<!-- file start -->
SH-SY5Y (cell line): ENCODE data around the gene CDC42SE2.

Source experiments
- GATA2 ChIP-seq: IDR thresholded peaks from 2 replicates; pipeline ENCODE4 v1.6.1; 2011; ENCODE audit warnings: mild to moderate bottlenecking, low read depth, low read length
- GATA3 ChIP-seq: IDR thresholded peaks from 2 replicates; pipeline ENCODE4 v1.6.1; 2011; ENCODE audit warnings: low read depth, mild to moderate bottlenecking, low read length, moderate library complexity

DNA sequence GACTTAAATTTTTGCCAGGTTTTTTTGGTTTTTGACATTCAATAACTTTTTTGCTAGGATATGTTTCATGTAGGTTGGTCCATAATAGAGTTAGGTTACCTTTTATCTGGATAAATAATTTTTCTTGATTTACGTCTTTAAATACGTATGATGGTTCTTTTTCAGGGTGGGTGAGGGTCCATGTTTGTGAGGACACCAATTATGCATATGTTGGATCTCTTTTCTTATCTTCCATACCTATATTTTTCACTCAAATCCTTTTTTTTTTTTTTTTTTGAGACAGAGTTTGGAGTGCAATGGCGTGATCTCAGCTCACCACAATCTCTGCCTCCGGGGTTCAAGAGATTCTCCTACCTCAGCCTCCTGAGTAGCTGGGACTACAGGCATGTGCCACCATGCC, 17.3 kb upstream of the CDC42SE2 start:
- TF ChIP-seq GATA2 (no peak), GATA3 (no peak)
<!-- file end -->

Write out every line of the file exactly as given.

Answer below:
SH-SY5Y (cell line): ENCODE data around the gene CDC42SE2.

Source experiments
- GATA2 ChIP-seq: IDR thresholded peaks from 2 replicates; pipeline ENCODE4 v1.6.1; 2011; ENCODE audit warnings: mild to moderate bottlenecking, low read depth, low read length
- GATA3 ChIP-seq: IDR thresholded peaks from 2 replicates; pipeline ENCODE4 v1.6.1; 2011; ENCODE audit warnings: low read depth, mild to moderate bottlenecking, low read length, moderate library complexity

DNA sequence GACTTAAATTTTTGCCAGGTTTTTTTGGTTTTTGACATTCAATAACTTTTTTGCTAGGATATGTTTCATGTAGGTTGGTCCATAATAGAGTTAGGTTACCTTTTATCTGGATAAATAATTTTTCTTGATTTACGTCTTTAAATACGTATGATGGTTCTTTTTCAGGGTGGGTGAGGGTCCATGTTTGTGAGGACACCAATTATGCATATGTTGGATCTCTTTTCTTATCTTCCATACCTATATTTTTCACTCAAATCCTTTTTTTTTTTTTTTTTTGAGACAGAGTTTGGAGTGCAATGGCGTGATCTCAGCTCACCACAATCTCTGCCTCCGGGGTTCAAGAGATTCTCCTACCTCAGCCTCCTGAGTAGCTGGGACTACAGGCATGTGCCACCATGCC, 17.3 kb upstream of the CDC42SE2 start:
- TF ChIP-seq GATA2 (no peak), GATA3 (no peak)